Sunday, May 15, 2011

Justifying Crooked Behavior

CNN had a mini-debate between Matt Taibbi, our generation's greatest journalist, and Megan McArdle (watch it here).

McArdle was recently hired as Atlantic's business and economics editor, meaning she is a former C-list journalist who considers her job to be getting invited to B-list cocktail parties. Which means her journalistic activities consists mostly of trying to ass kiss the people who make out the guest lists. (She will never be A-list, but she's trying.)
In that mini-debate McArdle makes the most coherent, although not at all cogent, defense of Goldman Sachs' crooked behavior. Her argument is that Goldman had every right to misrepresent the fact they were betting against products they were selling because Goldman is not in business to make money for anyone else, just for themselves.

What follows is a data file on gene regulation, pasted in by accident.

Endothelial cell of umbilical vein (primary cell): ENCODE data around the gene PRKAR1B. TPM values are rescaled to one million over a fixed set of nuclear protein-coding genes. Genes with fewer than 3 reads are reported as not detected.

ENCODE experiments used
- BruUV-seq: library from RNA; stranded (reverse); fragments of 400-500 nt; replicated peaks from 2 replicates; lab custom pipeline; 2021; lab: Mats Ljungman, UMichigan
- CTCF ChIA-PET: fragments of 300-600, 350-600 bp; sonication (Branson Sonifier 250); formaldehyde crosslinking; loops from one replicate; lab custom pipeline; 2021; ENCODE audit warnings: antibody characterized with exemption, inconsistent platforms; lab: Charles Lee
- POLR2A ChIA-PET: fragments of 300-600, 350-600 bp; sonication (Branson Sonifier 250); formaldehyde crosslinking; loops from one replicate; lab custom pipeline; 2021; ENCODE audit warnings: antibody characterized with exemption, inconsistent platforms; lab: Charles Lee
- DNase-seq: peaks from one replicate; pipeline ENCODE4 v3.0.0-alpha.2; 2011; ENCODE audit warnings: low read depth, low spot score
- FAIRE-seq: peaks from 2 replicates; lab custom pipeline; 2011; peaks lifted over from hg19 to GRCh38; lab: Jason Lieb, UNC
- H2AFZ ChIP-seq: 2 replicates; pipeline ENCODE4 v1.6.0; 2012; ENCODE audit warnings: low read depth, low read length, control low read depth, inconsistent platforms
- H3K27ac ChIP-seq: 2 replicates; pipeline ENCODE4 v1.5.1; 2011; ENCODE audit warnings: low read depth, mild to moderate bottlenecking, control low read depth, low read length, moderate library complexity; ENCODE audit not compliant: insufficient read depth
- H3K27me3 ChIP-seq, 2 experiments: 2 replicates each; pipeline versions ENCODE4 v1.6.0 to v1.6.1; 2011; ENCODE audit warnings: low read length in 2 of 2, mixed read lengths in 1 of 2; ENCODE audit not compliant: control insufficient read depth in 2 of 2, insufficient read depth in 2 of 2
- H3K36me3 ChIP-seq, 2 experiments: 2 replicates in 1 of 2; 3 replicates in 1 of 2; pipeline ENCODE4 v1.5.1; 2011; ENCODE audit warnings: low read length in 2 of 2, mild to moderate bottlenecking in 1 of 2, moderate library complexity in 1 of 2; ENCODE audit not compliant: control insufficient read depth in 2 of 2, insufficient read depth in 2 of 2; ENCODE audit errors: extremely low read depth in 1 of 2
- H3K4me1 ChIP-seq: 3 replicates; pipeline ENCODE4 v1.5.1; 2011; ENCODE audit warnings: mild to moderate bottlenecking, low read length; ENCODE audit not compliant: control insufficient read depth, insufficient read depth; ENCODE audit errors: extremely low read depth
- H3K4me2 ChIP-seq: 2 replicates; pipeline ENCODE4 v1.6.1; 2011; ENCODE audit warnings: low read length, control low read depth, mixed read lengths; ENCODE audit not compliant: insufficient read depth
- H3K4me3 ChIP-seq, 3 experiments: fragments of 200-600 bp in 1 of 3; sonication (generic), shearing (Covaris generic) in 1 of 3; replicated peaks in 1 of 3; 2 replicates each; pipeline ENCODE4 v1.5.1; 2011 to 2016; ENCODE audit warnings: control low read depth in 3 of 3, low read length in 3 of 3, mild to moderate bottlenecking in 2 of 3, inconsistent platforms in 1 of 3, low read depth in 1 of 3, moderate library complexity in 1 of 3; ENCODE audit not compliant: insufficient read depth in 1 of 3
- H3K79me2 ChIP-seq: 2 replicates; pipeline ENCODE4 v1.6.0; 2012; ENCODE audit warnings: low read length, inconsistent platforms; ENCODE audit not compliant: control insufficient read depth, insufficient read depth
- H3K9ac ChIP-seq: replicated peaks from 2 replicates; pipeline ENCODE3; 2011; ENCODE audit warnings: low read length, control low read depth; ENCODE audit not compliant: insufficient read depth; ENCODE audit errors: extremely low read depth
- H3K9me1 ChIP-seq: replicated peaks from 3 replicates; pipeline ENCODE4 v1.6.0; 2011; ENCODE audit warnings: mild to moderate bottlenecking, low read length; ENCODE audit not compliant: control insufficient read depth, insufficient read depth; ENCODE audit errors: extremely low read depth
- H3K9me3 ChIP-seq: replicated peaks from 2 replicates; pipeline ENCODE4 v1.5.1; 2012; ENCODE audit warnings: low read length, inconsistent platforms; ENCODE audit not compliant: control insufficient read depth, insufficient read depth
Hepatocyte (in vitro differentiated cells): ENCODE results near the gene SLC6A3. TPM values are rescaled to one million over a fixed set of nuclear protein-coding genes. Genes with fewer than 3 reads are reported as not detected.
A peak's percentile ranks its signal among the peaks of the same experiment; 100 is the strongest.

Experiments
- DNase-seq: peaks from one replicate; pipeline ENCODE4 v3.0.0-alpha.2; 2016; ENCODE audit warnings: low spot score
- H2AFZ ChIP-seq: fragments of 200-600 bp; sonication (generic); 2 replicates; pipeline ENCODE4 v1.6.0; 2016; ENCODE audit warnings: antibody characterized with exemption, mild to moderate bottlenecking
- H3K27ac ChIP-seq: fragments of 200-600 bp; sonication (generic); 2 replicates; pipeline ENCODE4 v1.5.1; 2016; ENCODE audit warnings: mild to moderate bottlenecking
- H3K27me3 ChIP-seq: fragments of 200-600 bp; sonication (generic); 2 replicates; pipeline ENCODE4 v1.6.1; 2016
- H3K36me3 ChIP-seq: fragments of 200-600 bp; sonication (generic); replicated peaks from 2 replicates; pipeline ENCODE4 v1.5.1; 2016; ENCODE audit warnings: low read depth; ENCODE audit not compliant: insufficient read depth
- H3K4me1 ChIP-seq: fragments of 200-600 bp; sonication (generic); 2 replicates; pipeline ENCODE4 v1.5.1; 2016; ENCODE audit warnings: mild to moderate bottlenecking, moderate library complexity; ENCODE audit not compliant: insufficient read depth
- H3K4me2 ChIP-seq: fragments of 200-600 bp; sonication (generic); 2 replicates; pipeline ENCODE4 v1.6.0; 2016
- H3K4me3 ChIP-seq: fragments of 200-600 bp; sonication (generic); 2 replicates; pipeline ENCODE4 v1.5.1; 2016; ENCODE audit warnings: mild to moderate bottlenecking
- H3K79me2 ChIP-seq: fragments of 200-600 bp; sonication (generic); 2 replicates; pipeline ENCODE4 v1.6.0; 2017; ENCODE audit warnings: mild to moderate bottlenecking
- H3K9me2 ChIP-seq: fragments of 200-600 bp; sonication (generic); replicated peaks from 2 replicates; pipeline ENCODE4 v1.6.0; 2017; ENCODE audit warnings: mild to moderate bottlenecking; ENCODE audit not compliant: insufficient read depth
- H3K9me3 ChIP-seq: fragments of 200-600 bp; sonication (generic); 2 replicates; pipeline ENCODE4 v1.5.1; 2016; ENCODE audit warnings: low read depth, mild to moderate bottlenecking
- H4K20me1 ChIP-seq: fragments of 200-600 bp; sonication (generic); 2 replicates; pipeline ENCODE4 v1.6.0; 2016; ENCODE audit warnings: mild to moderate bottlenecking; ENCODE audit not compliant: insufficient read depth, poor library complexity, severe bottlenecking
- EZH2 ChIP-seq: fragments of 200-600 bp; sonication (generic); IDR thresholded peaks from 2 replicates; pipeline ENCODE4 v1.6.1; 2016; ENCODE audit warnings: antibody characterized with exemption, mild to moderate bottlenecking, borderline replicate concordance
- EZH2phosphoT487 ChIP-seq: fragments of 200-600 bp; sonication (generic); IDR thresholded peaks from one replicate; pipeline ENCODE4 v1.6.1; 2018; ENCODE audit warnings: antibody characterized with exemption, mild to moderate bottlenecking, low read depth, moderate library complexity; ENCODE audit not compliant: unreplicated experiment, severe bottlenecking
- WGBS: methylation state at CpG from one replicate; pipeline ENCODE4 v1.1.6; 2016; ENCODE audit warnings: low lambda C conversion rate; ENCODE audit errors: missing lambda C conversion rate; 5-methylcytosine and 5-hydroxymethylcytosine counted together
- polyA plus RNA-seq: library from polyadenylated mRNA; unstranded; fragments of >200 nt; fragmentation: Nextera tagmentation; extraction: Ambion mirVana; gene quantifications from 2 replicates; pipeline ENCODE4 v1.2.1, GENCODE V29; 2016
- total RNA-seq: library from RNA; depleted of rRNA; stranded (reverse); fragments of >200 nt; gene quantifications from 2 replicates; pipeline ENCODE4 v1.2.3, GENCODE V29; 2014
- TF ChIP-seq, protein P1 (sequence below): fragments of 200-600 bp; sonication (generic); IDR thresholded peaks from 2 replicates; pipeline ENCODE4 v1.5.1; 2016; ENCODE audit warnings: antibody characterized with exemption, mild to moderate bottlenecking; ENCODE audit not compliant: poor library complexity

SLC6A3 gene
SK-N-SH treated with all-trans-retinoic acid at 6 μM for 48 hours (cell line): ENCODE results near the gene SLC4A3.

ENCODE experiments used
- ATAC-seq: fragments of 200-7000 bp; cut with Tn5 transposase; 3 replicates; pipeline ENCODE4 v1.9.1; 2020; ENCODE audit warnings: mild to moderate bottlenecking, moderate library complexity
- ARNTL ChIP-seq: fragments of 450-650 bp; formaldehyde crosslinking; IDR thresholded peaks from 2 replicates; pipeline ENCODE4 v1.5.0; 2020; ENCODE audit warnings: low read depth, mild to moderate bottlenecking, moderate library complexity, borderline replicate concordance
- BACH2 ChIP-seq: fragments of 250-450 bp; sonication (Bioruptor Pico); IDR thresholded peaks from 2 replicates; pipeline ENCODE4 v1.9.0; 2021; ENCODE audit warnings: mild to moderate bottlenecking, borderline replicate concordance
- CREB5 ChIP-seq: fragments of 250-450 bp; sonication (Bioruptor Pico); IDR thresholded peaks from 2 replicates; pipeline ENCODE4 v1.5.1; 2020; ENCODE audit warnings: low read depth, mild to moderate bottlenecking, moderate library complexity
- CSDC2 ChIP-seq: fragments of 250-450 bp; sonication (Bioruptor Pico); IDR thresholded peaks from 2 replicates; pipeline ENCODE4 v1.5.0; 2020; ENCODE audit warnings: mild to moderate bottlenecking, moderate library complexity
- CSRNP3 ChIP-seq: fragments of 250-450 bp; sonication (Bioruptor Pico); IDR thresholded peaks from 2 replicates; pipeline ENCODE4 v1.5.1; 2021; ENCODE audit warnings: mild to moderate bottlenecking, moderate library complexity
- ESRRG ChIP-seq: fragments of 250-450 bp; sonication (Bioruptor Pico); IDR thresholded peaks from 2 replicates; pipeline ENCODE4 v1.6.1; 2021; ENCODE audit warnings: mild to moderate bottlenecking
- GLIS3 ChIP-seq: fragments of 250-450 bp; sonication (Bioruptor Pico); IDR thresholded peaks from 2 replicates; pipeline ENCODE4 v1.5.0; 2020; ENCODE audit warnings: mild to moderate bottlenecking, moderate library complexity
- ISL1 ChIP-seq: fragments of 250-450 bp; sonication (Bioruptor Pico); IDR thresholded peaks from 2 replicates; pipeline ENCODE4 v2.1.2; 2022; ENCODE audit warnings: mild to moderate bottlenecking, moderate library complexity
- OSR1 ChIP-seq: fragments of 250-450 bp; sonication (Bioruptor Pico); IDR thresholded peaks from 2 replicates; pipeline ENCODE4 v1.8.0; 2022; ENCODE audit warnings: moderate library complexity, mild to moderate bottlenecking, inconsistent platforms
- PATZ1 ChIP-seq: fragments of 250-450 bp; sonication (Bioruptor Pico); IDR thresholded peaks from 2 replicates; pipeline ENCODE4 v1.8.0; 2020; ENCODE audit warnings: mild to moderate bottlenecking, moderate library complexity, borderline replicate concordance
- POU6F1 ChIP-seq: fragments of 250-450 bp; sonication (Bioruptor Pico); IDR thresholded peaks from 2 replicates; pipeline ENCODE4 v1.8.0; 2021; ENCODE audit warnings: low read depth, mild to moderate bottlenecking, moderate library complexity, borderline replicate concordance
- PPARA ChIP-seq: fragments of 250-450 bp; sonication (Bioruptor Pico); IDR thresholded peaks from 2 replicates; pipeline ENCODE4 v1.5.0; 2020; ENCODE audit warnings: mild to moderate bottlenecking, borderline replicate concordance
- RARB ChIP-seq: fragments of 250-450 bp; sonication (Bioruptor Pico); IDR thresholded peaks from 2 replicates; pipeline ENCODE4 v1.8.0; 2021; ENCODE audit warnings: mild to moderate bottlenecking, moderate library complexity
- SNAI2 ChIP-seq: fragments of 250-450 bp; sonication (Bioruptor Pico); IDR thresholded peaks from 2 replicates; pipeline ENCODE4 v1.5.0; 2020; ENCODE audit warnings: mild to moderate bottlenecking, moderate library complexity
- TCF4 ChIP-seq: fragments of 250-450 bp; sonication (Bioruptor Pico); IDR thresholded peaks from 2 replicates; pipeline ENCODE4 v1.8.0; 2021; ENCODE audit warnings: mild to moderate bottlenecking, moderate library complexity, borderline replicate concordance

Forgive me for being naive, but I thought an investment banker's job was to help his clients to avoid unsound investments, not deliberately selling shit on the theory that if the client is too stupid to recognize shit he deserves to be taken. Morally and ethically (and legally), bankers have a responsibility to act in good faith in the best interests of their clients and not act as high priced Thimblerigs.

 Still, the fact that businesses, hedge funds, and governments still hire Goldman Sachs even knowing who they are is proof that P. T. Barnum was right and the nation is adding a half-million new suckers every year.

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